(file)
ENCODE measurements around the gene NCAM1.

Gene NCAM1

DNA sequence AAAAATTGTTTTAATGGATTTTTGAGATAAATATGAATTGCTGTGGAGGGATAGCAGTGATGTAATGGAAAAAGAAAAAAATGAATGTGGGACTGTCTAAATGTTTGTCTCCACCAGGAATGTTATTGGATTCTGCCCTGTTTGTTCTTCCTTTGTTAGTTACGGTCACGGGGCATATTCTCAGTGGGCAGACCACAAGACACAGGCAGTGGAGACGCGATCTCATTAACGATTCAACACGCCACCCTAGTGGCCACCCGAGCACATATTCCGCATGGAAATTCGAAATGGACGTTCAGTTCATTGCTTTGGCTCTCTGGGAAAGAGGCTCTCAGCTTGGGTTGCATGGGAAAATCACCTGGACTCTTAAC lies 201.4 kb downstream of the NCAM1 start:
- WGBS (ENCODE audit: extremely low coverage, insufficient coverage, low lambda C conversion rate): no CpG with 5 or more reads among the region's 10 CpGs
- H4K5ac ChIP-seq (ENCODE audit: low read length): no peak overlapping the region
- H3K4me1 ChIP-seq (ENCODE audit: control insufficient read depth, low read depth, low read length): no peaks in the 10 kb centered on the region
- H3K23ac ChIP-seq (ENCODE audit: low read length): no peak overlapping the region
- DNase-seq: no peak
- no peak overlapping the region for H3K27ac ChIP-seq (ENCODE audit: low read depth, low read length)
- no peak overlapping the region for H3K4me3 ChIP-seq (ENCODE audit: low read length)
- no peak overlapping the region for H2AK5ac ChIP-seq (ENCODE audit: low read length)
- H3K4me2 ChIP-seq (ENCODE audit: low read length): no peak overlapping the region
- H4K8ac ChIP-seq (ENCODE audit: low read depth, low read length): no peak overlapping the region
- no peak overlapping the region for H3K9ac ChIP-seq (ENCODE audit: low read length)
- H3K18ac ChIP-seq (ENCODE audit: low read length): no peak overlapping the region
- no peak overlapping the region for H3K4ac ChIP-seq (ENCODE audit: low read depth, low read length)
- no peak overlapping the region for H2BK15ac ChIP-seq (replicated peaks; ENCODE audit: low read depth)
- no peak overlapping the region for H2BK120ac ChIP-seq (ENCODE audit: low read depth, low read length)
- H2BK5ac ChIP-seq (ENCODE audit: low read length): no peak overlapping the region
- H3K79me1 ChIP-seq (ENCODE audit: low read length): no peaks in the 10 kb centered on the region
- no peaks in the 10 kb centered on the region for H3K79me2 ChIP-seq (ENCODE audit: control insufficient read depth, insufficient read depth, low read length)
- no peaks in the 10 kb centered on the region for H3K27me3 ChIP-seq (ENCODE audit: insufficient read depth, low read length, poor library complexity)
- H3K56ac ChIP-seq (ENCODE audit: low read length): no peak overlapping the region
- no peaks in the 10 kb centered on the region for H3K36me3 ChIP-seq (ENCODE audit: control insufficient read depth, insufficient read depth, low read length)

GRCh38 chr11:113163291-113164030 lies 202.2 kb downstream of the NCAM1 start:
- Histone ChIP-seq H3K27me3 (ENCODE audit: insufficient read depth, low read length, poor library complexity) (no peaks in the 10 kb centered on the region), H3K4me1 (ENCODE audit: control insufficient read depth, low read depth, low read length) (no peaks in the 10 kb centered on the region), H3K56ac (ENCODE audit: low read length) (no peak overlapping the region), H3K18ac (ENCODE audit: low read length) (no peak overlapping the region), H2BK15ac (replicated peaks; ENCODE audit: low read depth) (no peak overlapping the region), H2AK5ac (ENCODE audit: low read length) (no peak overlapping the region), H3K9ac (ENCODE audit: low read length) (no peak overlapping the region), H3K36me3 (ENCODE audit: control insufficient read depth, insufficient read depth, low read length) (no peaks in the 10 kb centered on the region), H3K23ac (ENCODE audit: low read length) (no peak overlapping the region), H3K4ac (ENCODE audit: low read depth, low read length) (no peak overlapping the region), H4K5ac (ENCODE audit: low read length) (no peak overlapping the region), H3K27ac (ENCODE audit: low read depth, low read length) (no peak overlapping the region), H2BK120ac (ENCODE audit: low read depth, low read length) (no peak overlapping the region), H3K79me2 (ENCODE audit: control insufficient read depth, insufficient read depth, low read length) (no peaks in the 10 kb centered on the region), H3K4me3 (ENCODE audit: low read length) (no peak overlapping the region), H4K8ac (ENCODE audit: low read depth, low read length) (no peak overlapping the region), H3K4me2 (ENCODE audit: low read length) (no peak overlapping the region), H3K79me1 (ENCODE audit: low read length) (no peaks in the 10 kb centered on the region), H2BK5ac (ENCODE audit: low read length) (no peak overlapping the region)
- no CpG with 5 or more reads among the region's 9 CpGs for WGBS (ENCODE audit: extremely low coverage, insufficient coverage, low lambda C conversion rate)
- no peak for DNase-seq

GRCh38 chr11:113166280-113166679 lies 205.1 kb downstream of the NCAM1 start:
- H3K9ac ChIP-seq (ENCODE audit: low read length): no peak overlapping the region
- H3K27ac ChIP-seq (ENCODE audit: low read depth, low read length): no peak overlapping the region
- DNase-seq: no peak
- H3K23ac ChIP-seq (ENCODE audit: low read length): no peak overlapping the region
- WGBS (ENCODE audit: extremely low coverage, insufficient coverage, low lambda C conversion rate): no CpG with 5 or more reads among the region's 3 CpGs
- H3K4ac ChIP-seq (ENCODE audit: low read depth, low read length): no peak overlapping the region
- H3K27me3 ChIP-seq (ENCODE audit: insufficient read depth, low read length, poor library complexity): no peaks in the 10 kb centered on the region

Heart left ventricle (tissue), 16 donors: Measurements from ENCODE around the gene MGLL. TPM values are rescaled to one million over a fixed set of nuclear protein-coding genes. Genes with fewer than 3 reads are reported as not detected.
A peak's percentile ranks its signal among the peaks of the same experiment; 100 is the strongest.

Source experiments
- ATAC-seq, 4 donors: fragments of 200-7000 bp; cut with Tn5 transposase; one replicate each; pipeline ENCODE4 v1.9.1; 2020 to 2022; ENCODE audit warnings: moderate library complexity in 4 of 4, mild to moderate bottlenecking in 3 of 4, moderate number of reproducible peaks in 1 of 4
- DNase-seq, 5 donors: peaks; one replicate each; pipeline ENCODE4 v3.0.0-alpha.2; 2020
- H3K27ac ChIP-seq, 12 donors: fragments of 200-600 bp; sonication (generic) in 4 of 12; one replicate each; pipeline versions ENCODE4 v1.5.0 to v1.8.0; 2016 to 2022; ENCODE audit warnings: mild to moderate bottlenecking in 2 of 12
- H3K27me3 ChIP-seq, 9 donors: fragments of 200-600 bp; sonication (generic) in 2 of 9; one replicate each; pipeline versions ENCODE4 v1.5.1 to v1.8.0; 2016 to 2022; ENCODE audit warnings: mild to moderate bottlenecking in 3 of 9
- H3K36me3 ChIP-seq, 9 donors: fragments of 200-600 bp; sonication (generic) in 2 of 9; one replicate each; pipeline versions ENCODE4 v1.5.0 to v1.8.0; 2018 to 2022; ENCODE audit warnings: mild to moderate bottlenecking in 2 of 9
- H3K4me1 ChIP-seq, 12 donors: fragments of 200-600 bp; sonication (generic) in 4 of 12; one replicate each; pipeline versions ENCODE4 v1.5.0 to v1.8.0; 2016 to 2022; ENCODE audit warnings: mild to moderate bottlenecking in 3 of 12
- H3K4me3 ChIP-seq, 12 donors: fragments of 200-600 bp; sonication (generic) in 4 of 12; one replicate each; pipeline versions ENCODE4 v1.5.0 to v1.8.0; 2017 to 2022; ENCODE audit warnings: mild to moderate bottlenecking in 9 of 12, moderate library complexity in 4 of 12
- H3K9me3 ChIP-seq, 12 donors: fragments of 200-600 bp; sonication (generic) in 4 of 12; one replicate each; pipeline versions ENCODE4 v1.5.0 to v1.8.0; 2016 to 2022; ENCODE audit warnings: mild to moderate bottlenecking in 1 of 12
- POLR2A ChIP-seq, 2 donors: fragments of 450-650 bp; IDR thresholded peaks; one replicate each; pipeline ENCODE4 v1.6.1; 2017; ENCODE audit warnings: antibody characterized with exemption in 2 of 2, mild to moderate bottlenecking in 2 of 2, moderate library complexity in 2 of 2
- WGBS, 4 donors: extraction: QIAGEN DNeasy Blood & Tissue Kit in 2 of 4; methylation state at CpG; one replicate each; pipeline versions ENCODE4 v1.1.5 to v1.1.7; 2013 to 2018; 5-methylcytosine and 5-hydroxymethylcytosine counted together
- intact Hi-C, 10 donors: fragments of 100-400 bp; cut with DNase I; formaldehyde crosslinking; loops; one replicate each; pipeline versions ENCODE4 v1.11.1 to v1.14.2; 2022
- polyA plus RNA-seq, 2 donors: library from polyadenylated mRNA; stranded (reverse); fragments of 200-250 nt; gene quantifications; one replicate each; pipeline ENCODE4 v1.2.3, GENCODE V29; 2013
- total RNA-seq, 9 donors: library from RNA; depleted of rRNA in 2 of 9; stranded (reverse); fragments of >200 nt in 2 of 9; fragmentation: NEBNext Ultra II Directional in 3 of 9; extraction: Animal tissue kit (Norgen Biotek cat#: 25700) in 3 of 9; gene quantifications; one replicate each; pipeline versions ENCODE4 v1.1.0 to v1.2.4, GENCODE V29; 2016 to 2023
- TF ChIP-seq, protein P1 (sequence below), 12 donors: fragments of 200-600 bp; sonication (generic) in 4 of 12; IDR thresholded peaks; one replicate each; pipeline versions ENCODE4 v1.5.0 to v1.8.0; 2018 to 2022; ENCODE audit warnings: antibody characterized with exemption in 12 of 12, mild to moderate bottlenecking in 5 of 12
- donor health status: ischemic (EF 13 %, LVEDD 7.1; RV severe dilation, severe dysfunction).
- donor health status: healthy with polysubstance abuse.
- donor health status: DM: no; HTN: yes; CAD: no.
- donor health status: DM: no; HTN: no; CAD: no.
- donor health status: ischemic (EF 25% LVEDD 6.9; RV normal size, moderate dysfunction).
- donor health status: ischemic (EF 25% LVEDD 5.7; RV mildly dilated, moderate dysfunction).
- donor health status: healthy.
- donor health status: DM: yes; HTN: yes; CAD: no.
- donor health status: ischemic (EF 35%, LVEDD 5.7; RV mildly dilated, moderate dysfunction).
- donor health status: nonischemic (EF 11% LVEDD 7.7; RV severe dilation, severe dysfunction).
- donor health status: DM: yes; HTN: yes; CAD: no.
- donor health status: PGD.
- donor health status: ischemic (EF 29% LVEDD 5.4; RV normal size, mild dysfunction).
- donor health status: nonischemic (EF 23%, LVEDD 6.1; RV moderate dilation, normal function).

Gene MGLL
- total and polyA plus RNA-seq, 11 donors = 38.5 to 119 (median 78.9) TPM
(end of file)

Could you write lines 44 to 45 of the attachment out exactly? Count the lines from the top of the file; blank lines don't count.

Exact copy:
- H3K36me3 ChIP-seq, 9 donors: fragments of 200-600 bp; sonication (generic) in 2 of 9; one replicate each; pipeline versions ENCODE4 v1.5.0 to v1.8.0; 2018 to 2022; ENCODE audit warnings: mild to moderate bottlenecking in 2 of 9
- H3K4me1 ChIP-seq, 12 donors: fragments of 200-600 bp; sonication (generic) in 4 of 12; one replicate each; pipeline versions ENCODE4 v1.5.0 to v1.8.0; 2016 to 2022; ENCODE audit warnings: mild to moderate bottlenecking in 3 of 12